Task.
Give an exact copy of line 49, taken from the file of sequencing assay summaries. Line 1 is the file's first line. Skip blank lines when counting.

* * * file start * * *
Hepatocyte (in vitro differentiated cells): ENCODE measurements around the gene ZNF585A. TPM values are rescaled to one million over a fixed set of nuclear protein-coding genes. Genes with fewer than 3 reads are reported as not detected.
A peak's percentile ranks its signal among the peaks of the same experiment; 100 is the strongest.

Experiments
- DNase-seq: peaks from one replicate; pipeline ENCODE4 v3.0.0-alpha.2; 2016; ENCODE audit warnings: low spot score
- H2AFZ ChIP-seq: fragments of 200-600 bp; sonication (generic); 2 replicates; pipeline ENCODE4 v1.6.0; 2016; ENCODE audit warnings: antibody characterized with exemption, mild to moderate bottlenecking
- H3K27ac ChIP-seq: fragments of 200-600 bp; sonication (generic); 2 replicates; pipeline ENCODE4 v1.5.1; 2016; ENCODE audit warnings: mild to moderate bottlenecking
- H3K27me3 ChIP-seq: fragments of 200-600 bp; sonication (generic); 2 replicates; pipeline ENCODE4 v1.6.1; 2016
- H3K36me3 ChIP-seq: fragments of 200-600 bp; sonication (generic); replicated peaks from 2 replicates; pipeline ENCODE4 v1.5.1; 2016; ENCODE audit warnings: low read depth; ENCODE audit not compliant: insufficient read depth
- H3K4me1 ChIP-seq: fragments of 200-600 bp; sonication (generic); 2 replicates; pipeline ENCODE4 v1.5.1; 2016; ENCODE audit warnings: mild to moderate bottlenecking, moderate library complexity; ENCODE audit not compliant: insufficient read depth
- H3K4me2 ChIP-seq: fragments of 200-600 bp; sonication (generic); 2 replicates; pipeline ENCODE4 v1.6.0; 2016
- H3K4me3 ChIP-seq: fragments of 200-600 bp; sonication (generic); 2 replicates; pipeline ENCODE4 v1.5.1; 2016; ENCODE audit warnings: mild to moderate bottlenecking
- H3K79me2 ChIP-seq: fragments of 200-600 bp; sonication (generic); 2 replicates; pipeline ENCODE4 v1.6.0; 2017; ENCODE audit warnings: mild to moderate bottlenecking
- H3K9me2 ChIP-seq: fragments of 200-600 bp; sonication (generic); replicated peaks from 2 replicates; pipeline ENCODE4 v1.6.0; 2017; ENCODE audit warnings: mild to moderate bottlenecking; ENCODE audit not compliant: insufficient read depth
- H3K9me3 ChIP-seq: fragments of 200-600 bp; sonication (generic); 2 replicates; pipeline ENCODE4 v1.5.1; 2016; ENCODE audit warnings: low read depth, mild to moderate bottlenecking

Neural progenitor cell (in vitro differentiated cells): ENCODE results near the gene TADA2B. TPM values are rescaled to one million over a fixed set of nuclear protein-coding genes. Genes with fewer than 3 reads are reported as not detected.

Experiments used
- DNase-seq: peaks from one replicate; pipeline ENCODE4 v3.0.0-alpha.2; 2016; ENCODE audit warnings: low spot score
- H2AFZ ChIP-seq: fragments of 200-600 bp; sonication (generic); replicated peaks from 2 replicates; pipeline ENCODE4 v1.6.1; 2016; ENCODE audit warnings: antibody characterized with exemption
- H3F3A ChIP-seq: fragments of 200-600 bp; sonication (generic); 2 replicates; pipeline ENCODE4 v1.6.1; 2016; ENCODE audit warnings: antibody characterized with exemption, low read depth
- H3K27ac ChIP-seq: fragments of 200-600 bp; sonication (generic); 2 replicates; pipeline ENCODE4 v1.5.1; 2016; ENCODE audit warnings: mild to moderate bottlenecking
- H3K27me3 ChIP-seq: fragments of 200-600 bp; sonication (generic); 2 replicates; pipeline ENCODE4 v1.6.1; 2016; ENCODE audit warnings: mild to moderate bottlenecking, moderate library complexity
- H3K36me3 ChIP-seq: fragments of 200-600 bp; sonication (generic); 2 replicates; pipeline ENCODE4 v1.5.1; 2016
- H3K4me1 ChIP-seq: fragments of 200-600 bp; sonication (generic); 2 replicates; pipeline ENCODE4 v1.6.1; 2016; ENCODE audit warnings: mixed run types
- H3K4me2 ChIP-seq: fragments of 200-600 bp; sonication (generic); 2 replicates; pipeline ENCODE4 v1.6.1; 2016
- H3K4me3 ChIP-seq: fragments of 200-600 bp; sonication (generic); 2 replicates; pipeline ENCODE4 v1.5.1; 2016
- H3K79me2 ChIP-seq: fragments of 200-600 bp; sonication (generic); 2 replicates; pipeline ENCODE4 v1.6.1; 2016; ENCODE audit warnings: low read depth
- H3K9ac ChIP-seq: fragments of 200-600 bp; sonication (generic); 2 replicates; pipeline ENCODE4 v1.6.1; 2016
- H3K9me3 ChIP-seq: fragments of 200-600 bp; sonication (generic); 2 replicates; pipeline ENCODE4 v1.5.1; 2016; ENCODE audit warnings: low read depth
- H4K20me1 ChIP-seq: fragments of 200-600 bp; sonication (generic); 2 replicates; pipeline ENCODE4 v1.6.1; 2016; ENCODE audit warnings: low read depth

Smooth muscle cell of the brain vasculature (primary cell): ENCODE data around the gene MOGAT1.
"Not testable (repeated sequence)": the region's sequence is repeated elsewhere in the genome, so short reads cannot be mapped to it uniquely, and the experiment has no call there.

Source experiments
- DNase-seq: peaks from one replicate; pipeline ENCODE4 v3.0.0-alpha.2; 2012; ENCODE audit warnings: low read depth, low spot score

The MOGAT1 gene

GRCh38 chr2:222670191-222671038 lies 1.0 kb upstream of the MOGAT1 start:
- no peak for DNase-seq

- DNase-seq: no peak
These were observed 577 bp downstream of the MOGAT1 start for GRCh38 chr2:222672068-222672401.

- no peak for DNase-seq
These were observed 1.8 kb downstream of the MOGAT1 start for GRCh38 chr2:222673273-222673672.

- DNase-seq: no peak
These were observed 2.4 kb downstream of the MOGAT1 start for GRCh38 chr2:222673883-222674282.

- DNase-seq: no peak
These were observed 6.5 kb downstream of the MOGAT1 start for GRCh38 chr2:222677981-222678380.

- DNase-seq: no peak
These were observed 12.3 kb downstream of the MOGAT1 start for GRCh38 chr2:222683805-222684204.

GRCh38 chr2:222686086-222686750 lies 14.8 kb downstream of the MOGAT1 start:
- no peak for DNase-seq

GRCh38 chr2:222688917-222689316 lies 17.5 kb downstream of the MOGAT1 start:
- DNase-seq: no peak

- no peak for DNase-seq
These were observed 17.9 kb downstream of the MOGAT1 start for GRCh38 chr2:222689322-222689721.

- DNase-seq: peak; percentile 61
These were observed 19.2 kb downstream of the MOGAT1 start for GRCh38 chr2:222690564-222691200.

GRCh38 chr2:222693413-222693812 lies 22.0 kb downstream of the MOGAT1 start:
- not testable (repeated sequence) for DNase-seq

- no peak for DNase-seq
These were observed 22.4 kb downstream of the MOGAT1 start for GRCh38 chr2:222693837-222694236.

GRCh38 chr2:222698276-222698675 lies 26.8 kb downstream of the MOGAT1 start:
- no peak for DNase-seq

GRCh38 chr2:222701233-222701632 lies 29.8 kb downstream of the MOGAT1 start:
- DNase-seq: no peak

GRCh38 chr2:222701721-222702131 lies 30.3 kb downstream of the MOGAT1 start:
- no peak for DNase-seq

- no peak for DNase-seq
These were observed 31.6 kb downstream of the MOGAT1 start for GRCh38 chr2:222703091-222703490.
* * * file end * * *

GRCh38 chr2:222688917-222689316 lies 17.5 kb downstream of the MOGAT1 start: